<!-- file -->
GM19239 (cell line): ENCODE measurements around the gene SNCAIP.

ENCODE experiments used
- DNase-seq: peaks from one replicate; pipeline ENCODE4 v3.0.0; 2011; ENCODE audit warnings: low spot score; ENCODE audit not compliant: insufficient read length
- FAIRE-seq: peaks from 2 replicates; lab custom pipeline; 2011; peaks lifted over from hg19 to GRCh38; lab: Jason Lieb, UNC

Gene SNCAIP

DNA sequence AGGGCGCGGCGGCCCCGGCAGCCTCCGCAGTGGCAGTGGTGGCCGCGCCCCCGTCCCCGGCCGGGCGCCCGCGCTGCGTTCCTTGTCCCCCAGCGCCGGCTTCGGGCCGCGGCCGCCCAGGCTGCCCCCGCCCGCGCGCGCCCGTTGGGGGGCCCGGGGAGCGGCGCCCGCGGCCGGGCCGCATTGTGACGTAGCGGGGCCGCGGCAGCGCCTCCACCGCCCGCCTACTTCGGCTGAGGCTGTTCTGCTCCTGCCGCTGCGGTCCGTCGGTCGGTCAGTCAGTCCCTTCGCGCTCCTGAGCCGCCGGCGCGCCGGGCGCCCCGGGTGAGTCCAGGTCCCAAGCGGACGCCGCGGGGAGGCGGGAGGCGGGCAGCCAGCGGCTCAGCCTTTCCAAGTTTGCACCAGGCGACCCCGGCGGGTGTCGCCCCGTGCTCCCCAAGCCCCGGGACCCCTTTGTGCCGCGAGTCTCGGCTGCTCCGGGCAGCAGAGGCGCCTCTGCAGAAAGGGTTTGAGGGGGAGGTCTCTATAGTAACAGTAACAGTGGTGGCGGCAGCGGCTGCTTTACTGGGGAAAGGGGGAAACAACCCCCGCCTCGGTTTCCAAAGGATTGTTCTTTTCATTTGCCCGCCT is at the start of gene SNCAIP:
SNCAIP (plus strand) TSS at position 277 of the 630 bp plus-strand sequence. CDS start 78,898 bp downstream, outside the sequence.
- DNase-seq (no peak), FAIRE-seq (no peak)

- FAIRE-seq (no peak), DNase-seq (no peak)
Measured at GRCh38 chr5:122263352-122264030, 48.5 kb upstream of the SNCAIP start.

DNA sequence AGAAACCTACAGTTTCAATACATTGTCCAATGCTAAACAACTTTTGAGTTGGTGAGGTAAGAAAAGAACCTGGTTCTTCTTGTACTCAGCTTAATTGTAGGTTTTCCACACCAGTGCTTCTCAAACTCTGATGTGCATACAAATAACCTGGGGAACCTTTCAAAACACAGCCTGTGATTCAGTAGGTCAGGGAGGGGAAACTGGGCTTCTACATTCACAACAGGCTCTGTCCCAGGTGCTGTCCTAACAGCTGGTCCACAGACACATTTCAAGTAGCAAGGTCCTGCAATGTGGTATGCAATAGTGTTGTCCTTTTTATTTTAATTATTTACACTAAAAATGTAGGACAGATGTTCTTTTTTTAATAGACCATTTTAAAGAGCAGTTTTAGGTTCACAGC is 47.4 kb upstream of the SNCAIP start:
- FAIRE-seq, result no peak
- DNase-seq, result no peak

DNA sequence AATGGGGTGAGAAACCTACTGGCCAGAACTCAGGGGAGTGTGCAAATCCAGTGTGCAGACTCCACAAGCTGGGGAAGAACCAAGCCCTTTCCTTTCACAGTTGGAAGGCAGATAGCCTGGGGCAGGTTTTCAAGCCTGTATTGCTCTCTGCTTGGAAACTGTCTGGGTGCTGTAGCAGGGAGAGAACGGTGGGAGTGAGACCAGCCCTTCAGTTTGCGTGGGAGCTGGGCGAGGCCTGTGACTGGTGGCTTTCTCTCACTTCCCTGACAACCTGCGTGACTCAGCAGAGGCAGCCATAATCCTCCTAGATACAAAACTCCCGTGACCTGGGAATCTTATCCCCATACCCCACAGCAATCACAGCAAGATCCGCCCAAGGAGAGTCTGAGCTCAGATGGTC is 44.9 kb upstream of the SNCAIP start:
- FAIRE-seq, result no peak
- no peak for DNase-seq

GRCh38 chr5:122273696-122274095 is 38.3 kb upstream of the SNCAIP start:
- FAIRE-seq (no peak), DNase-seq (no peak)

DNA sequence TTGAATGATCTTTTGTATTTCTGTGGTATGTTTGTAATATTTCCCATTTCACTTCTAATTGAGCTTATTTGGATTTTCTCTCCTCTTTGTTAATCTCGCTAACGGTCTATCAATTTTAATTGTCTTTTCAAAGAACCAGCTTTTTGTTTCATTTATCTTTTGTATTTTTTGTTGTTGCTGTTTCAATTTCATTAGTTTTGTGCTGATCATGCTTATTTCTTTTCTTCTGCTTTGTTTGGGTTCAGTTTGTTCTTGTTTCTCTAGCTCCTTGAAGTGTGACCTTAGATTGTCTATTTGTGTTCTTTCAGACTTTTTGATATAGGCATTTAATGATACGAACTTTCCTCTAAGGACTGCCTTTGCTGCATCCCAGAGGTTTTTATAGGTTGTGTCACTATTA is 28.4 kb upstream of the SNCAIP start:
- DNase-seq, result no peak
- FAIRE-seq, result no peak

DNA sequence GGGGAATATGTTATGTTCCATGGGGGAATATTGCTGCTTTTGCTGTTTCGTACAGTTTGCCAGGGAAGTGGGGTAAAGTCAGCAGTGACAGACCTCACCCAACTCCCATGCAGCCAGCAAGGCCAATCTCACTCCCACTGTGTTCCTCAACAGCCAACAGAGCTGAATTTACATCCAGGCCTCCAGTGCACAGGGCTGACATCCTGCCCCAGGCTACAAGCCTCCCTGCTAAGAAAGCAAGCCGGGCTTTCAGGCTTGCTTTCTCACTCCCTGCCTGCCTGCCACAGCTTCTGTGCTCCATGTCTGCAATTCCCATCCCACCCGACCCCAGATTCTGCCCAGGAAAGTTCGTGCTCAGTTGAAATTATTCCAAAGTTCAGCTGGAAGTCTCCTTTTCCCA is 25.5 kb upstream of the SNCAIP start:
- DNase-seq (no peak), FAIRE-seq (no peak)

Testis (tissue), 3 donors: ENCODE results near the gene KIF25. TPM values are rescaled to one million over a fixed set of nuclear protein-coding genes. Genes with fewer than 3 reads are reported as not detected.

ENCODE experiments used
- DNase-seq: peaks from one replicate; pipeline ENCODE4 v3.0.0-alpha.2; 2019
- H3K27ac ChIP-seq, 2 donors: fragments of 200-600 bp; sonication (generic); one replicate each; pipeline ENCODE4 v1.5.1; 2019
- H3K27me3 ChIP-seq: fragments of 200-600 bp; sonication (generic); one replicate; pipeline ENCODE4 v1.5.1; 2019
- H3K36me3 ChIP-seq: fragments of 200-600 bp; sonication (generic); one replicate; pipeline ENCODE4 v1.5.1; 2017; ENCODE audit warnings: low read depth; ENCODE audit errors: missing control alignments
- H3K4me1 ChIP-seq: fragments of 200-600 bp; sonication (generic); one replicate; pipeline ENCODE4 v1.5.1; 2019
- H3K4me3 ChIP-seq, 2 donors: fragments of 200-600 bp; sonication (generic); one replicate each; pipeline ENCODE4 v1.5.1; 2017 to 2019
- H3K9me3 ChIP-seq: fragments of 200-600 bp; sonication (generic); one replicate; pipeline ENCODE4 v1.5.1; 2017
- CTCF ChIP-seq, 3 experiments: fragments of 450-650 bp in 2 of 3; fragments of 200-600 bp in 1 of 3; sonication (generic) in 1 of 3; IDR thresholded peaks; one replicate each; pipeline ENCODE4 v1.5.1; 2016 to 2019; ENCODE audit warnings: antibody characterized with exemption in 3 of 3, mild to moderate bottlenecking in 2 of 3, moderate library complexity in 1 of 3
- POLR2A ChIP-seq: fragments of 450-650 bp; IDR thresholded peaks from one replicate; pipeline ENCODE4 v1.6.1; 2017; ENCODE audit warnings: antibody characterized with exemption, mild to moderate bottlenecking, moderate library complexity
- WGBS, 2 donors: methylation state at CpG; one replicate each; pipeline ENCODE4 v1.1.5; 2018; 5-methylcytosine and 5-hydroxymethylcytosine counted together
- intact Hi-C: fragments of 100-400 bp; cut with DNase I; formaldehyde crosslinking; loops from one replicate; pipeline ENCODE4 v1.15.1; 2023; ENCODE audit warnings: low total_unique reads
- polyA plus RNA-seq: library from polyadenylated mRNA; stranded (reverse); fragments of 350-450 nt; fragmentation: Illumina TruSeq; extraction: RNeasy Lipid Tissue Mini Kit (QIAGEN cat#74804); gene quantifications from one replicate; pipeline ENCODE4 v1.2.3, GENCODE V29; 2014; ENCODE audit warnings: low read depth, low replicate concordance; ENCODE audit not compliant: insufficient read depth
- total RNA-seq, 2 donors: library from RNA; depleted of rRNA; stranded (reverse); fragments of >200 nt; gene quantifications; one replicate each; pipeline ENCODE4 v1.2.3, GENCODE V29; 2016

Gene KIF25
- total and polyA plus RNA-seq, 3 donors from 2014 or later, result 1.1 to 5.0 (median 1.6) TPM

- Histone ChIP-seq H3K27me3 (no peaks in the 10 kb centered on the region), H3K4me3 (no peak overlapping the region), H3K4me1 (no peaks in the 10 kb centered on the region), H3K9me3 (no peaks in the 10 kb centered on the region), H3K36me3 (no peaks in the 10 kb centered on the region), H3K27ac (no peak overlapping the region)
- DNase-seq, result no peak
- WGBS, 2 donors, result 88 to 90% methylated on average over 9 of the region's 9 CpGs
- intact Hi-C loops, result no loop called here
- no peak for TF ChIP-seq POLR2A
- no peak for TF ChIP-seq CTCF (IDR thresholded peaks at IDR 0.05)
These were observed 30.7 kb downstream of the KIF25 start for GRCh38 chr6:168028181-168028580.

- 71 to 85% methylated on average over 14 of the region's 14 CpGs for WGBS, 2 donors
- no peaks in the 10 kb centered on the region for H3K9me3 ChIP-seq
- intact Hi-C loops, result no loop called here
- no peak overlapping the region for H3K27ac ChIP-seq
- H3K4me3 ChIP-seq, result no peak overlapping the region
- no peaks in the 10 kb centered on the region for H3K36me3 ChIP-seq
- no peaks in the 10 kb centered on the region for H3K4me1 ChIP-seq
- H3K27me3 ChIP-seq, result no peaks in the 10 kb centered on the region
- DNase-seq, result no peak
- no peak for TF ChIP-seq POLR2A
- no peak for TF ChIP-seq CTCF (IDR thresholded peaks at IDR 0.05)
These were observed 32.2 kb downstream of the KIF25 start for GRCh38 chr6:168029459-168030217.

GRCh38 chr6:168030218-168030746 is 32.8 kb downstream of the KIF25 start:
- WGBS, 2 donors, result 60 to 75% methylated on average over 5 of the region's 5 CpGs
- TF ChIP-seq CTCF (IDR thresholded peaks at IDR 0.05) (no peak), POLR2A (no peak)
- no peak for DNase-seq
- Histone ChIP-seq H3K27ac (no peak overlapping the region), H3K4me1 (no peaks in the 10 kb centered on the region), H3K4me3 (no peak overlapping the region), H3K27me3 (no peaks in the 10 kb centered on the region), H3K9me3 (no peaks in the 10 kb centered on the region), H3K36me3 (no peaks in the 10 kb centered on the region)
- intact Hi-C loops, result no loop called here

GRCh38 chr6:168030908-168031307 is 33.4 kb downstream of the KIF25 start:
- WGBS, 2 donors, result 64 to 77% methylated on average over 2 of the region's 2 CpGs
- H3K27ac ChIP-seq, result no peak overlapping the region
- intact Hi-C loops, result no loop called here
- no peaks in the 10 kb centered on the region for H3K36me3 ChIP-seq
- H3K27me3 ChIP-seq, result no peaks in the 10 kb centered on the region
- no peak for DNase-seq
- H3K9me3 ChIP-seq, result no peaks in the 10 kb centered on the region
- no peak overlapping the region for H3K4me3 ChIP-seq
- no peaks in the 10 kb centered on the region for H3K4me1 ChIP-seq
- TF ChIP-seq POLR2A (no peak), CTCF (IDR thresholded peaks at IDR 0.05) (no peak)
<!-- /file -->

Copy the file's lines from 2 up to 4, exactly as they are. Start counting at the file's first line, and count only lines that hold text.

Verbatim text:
ENCODE experiments used
- DNase-seq: peaks from one replicate; pipeline ENCODE4 v3.0.0; 2011; ENCODE audit warnings: low spot score; ENCODE audit not compliant: insufficient read length
- FAIRE-seq: peaks from 2 replicates; lab custom pipeline; 2011; peaks lifted over from hg19 to GRCh38; lab: Jason Lieb, UNC